Experience has shown me that the IT security element within my organisation is extremely risk averse (i work within the Nuclear Industry) and that any attempt to introduce social networking, knowledge sharing platforms etc will be met with a resounding NO.
Does anybody have any pragmatic ideas/arguments that I can use to persuade them? I missed Mark Oelherts session on this at #lt10uk, so if anybody has seen any posts anywhere on this session, links would be greatly sopreciated.
"Keith Crosley, director at security specialist Proofpoint, said: "The public wants to be able to trust all employees in such sensitive jobs and doesn't want them playing fast and loose when they log onto their computers. Police officers and Ministry of Justice officials are supposed to be upholding the rules and regulations - not breaking them.”"
Now that's what I call putting a spin on a story!! It's a totally irrelevant statement in this context...
I find that using the description "open-source" rather than "freeware" can get a better response from IT people. Freeware often implies dodgy, whereas open-source is a well-known and proven development model.
I didn't categorise it as 'freeware' when I put the request in, they used that term. I take your pint onboard though... perhaps I should have hung the Open Source title on it from the beginning.
On a slighly different note, I have sent you an email in relation to your SAP/Moodle integration and the possibilty of visiting you to see it in action. I'd appreciate you letting me know your thoughts when you get back to work (I got your out of office reply)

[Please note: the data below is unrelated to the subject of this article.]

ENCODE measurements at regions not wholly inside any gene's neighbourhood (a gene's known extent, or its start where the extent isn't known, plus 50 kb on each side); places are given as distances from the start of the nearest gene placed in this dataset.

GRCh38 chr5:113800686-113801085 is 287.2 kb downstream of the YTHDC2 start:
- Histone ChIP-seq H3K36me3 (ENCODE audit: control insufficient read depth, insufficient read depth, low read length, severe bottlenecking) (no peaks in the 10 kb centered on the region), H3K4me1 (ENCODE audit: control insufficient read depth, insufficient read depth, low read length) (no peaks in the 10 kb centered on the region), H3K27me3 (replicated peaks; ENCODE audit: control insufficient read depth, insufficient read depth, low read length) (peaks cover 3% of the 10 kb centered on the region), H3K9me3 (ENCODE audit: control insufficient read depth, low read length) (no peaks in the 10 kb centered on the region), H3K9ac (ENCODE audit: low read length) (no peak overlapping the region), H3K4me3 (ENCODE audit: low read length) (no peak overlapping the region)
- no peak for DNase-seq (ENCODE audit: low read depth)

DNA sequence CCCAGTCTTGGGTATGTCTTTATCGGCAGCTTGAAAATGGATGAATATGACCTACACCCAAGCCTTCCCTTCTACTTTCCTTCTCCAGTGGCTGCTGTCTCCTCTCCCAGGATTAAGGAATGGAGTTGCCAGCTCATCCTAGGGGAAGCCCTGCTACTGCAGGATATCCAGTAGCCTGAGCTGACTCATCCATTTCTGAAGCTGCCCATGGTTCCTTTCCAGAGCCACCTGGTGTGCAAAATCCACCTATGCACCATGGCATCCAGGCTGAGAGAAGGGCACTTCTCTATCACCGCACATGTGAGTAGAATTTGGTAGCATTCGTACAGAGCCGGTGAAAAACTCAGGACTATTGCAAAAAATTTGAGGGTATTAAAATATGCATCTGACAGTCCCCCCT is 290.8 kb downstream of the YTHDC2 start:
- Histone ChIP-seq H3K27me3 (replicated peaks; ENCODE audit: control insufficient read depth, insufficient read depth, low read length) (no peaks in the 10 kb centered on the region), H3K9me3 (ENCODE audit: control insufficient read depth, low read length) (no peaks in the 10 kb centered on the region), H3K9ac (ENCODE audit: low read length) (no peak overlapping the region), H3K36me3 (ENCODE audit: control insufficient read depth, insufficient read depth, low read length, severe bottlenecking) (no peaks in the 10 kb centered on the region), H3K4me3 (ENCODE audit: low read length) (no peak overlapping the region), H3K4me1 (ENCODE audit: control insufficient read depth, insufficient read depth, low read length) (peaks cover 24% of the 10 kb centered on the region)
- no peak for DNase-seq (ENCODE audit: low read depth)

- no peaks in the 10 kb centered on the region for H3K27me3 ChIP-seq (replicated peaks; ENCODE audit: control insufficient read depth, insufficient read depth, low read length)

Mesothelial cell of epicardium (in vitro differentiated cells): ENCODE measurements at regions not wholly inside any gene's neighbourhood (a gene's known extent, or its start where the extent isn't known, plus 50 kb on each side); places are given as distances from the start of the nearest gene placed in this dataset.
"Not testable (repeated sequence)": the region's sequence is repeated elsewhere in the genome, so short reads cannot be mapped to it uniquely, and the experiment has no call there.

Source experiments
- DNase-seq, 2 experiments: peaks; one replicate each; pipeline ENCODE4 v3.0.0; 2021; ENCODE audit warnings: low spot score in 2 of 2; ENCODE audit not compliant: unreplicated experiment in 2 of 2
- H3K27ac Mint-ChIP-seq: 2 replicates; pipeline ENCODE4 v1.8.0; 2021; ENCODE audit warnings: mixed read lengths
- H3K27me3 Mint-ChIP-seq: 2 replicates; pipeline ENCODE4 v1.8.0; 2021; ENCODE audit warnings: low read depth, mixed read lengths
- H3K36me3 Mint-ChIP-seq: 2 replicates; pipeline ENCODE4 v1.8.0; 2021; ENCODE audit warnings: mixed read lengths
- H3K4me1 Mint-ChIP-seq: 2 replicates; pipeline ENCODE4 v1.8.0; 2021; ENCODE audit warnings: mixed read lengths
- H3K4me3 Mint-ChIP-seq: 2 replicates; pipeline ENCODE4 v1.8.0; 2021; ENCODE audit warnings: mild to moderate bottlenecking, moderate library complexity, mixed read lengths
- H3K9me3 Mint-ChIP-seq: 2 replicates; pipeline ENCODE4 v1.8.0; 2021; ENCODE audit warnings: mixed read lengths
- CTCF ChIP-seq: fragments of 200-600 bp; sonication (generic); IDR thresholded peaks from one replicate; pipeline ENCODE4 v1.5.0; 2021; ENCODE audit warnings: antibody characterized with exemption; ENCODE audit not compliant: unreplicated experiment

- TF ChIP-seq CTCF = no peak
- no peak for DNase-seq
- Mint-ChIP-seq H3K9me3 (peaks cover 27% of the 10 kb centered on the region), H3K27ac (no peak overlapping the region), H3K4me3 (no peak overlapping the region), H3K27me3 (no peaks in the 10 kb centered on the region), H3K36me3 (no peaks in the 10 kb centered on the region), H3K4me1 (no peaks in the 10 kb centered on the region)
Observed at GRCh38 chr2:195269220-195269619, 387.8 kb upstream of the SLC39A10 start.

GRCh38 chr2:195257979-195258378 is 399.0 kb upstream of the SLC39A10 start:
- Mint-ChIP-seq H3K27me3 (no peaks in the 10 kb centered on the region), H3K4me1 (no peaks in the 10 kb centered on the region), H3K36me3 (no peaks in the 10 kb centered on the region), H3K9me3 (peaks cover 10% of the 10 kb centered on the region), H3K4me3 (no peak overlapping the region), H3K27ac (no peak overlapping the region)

I've got a meeting next week with Kineo and a further meeting next month with Mark Berthelemy to discuss a SAP/Moodle integration. I'm hoping that by bringing any future platform 'in-house' I will be able to negate the archaic mentality of my organisation's policy makers.
Of course, I'm sure I will then face the "why can't you use the SAP Learning Solutions?"....
I mentioned earlier in the thread that i was due to speak to our IS colleagues. Of course, all the usual issues came out but 2 particualr points I made seemed to catch their attention:
1) Use of Open Source tools such as Tweetdeck, ITunes (for ItunesU), MSN Messenger etc - I was challenged on the cost of internal deployment, testing them in our infrastructure and in particular, our operating systems, browsers and the like.
One of my responses to that was simple: Twitter, for example, has already been tested on every operating system and browser known to man and probably a few that aren't. In short, we CAN use these things - next objection please!
2) Content control - how do we control what our staff say on Facebook and Twiiter if we give them access? Simply put, we can't control them now? I was able to talk also about some specific examples we had on an external site recently when we were "rightsizing"
3) The one that really hit the spot were some simple stats based on staff turnover and known retirement dates. Using the oft quoted "all our knowledge walks out of the door and night and we hope it comes back the next day", the data clearly showed that in the worse case scenario, in 5 yrs time, 50% of the people here now will NOT be coming back and their knowledge is gone with them unless we do sometying about capturing it. The use of our social media tools has a clear role to play in this.
Finally, they also got Mark O's "trust the pilots" piece.